Joliat has worked as president of the Oakland County Children’s Village Foundation for the past four years. She previously worked as an advertising executive with the Detroit Newspapers Agency for four years, and as a pharmaceutical representative with Bristol-Myers Squibb for seven years.
The four Republican candidates now advance to compete against Democratic contenders in the Nov. 6 general election to fill four trustee positions. Township trustees serve four-year terms and are currently paid $10,976 annually.
In a bitter battle for the Democratic Party’s nomination for Waterford Township clerk, Teresa Fortino was able to secure a solid victory over Rita Holloway-Irwin.
With all 29 precincts reporting, sans the absentee ballots, Fortino surged ahead, but Irwin held out with optimism until each absentee ballot was counted. After those votes were tallied Fortino took 2,353 of the total 3,851. Holloway-Irwin earned 1,488.
Fortino’s name has been iconic in the community. Her mother, Betty Fortino, was the township’s clerk for 25 years, and the Fortino family has run multiple businesses in the area. Teresa herself has been the owner and operator of Fortino’s Flowers and Gifts for over 20 years.
“I thank my supporters very much and don’t intend to let them down,” she said. “In addition, my family has been extremely supportive — I couldn’t have done this without them. It’s absolutely wonderful and I feel proud and thrilled to carry on my mom’s tradition.”
Holloway-Irwin is the former village clerk for Wolverine Lake and a graduate of the International Institute of Municipal Clerks through Michigan State University. She is also a past member of the Michigan Association of Municipal Clerks and the Oakland County Clerk’s Association.
“I would like to congratulate Teresa Buynak on her win,” said Holloway-Irwin. “I had a difficult time competing with her mother’s leftover signs from her mother’s campaign.
“On a positive note, I feel fortunate that after visiting over 2,000 homes, I met a lot of wonderful township residents who fully supported me,” she said.
Fortino will square off against Republican candidate Sue Camilleri in the November general election. Camilleri is currently a clerk in the township’s Building Department, where she has worked for 16 years. She previously owned Laura Lynn Bridal in Waterford and has resided in the township for 22 years.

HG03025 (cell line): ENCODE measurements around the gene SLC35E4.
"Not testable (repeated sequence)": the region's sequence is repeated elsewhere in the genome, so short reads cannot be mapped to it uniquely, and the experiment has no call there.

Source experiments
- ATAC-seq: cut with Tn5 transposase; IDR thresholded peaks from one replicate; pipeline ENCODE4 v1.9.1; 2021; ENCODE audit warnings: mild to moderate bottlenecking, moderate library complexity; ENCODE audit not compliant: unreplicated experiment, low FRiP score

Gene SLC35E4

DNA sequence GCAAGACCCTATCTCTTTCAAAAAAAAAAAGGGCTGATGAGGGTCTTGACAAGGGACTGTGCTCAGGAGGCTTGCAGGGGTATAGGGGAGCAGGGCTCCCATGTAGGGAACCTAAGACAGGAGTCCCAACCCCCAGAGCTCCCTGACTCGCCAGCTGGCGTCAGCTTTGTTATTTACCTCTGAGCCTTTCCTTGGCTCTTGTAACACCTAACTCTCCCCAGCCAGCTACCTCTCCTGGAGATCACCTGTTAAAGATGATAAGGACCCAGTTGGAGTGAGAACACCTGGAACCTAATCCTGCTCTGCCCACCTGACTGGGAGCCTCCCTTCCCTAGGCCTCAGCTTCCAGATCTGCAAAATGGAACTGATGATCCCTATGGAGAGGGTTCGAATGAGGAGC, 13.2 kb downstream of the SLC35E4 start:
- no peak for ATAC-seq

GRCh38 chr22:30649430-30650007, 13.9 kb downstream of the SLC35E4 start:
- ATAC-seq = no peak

The township clerk serves four-year terms and is compensated between $72,696 and $94,507 annually, depending on experience.
In the Republican primary race for Waterford Township Supervisor, Gary Wall easily notched the victory away from his competitor, Linda Vanicelli Hardacre.
Wall received 4,210 of the total votes compared to Hardacre’s 1,566, a real confidence booster for Wall’s bid in November against incumbent Democrat Carl Solden.
“I feel good — I hoped to win by a convincing margin and I did,” Wall said. “I wanted to get the point across to the township that they’re ready for a change.”
Wall has been the owner of Wall to Wall Construction for 22 years. He is a volunteer for the Waterford Historical Society and Christmas in Action, as well as a member of the Waterford Chamber of Commerce and the Oakland County Sportsmen’s Club.
The township supervisor serves a four-year term and is currently paid $90,987 per year.
With all 29 precincts reporting in Waterford Township, incumbent Democrats Bette O’Shea and David Kramer along with two challengers have secured spots on the Nov. 6 general election ballot as trustee candidates.
O’Shea was the highest vote-getter in the Democratic primary race for four trustee positions, netting 2,534 of the total 10,679 votes tallied.
“I feel pretty good , but I may have to get out there,” O’Shea said. “I’m hoping I will draw from both the Republicans and Democratic sides because I really want to work for Waterford. You have to evaluate each issue and vote your conscience.”
O’Shea has served on the Waterford Township Board of Trustees since 1996, and as a planning commissioner since 1994. She has served on the Hess-Hathaway Park Advisory Board and the Waterford Township Election Board, and is a founding member of the Watkins Lake Weed Control Board.
Donna Kelley snagged 2,490 of the votes and Kramer came in a close third with 2,100. Garry Nielsen took the last spot in the Democratic primary contest for trustee by hedging his competitor Richard Moody. Nielsen claimed 1,853 of the votes; Moody 1,668.
The four Democratic candidates now advance to compete against the top four Republicans in the Nov. 6 general election to fill four trustee positions. Township trustees serve four-year terms and are currently paid $10,976 annually.
It’s still a squeaker in Republican primary election to represent the new 40th state House District that covers the eastern portion of West Bloomfield Township.
Bloomfield Hills City Commissioner Michael McCready (33 percent) holds a small lead over Oakland County Commissioner David Potts (30 percent) and former advisor to Gov. Rick Snyder’s gubernatorial campaign David Wolkinson (29 percent).